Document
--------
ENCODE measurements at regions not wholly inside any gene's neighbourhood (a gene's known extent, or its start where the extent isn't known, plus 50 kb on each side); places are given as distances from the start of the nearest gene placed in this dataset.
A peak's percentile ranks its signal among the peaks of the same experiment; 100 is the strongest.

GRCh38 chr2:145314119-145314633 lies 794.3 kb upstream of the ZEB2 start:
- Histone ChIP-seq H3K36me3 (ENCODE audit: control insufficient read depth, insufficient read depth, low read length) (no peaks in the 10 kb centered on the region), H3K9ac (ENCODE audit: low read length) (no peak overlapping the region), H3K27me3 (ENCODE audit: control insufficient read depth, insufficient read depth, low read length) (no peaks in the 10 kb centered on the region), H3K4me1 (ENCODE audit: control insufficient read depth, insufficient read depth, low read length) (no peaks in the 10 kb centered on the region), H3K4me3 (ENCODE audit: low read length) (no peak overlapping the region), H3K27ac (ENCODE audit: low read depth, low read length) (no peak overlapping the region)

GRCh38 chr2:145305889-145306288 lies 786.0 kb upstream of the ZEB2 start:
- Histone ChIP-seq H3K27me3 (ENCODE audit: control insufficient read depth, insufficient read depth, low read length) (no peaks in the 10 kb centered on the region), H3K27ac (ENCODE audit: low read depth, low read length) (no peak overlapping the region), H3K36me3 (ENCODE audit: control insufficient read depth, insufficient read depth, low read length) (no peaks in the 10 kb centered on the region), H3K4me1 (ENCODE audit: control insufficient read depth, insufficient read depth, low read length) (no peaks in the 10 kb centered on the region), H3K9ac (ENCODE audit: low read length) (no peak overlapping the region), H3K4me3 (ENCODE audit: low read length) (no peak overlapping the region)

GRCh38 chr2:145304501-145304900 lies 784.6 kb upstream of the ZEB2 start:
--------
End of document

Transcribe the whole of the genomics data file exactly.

ENCODE measurements at regions not wholly inside any gene's neighbourhood (a gene's known extent, or its start where the extent isn't known, plus 50 kb on each side); places are given as distances from the start of the nearest gene placed in this dataset.
A peak's percentile ranks its signal among the peaks of the same experiment; 100 is the strongest.

GRCh38 chr2:145314119-145314633 lies 794.3 kb upstream of the ZEB2 start:
- Histone ChIP-seq H3K36me3 (ENCODE audit: control insufficient read depth, insufficient read depth, low read length) (no peaks in the 10 kb centered on the region), H3K9ac (ENCODE audit: low read length) (no peak overlapping the region), H3K27me3 (ENCODE audit: control insufficient read depth, insufficient read depth, low read length) (no peaks in the 10 kb centered on the region), H3K4me1 (ENCODE audit: control insufficient read depth, insufficient read depth, low read length) (no peaks in the 10 kb centered on the region), H3K4me3 (ENCODE audit: low read length) (no peak overlapping the region), H3K27ac (ENCODE audit: low read depth, low read length) (no peak overlapping the region)

GRCh38 chr2:145305889-145306288 lies 786.0 kb upstream of the ZEB2 start:
- Histone ChIP-seq H3K27me3 (ENCODE audit: control insufficient read depth, insufficient read depth, low read length) (no peaks in the 10 kb centered on the region), H3K27ac (ENCODE audit: low read depth, low read length) (no peak overlapping the region), H3K36me3 (ENCODE audit: control insufficient read depth, insufficient read depth, low read length) (no peaks in the 10 kb centered on the region), H3K4me1 (ENCODE audit: control insufficient read depth, insufficient read depth, low read length) (no peaks in the 10 kb centered on the region), H3K9ac (ENCODE audit: low read length) (no peak overlapping the region), H3K4me3 (ENCODE audit: low read length) (no peak overlapping the region)

GRCh38 chr2:145304501-145304900 lies 784.6 kb upstream of the ZEB2 start: